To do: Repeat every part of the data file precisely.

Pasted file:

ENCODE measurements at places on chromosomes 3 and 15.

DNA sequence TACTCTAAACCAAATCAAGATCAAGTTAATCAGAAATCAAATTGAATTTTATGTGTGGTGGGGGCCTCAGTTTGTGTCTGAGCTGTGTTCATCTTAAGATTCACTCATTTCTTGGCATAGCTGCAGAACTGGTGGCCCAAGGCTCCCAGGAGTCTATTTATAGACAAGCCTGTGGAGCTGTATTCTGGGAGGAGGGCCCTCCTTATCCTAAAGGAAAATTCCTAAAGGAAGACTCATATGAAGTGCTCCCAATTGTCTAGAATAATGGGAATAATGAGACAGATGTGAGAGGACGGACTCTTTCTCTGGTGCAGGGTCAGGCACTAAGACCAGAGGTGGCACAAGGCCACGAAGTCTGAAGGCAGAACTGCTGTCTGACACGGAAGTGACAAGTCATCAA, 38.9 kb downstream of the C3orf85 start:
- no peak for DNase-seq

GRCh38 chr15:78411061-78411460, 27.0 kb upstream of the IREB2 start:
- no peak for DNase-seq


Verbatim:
ENCODE measurements at places on chromosomes 3 and 15.

DNA sequence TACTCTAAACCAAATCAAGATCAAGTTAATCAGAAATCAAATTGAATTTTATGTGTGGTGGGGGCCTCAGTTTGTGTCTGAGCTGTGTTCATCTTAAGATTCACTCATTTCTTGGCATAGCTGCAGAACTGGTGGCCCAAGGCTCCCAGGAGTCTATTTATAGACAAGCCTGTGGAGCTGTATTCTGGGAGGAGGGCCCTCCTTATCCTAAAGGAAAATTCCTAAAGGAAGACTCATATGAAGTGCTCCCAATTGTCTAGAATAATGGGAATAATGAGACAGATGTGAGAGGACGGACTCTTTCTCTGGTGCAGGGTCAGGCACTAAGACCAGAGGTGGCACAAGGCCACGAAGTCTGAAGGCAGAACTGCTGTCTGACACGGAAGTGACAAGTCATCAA, 38.9 kb downstream of the C3orf85 start:
- no peak for DNase-seq

GRCh38 chr15:78411061-78411460, 27.0 kb upstream of the IREB2 start:
- no peak for DNase-seq